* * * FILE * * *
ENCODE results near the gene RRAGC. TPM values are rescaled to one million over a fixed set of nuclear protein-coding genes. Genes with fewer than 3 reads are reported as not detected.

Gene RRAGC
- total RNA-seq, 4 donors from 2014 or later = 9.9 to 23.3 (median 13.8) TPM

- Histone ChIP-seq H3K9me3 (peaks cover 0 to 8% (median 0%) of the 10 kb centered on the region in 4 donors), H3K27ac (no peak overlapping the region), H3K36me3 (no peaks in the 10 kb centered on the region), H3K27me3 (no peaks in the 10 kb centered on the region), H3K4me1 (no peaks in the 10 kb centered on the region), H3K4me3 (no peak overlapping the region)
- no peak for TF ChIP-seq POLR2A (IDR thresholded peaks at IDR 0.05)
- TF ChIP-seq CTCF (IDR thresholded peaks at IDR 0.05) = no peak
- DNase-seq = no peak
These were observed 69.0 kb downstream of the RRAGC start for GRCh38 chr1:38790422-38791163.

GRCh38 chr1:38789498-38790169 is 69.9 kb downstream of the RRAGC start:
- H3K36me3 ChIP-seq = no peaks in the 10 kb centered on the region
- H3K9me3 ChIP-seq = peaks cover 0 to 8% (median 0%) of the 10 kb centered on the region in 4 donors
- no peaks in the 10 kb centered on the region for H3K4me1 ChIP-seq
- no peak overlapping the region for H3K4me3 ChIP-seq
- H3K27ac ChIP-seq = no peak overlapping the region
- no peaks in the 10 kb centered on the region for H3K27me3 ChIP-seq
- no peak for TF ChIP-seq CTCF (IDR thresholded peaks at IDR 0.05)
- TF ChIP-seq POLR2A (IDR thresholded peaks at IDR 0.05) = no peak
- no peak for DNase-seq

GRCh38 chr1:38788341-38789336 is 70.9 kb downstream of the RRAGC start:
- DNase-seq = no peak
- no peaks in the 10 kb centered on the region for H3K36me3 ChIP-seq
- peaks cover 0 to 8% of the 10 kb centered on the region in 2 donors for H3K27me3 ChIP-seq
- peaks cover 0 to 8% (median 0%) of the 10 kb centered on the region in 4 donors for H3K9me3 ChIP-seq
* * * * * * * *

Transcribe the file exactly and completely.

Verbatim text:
ENCODE results near the gene RRAGC. TPM values are rescaled to one million over a fixed set of nuclear protein-coding genes. Genes with fewer than 3 reads are reported as not detected.

Gene RRAGC
- total RNA-seq, 4 donors from 2014 or later = 9.9 to 23.3 (median 13.8) TPM

- Histone ChIP-seq H3K9me3 (peaks cover 0 to 8% (median 0%) of the 10 kb centered on the region in 4 donors), H3K27ac (no peak overlapping the region), H3K36me3 (no peaks in the 10 kb centered on the region), H3K27me3 (no peaks in the 10 kb centered on the region), H3K4me1 (no peaks in the 10 kb centered on the region), H3K4me3 (no peak overlapping the region)
- no peak for TF ChIP-seq POLR2A (IDR thresholded peaks at IDR 0.05)
- TF ChIP-seq CTCF (IDR thresholded peaks at IDR 0.05) = no peak
- DNase-seq = no peak
These were observed 69.0 kb downstream of the RRAGC start for GRCh38 chr1:38790422-38791163.

GRCh38 chr1:38789498-38790169 is 69.9 kb downstream of the RRAGC start:
- H3K36me3 ChIP-seq = no peaks in the 10 kb centered on the region
- H3K9me3 ChIP-seq = peaks cover 0 to 8% (median 0%) of the 10 kb centered on the region in 4 donors
- no peaks in the 10 kb centered on the region for H3K4me1 ChIP-seq
- no peak overlapping the region for H3K4me3 ChIP-seq
- H3K27ac ChIP-seq = no peak overlapping the region
- no peaks in the 10 kb centered on the region for H3K27me3 ChIP-seq
- no peak for TF ChIP-seq CTCF (IDR thresholded peaks at IDR 0.05)
- TF ChIP-seq POLR2A (IDR thresholded peaks at IDR 0.05) = no peak
- no peak for DNase-seq

GRCh38 chr1:38788341-38789336 is 70.9 kb downstream of the RRAGC start:
- DNase-seq = no peak
- no peaks in the 10 kb centered on the region for H3K36me3 ChIP-seq
- peaks cover 0 to 8% of the 10 kb centered on the region in 2 donors for H3K27me3 ChIP-seq
- peaks cover 0 to 8% (median 0%) of the 10 kb centered on the region in 4 donors for H3K9me3 ChIP-seq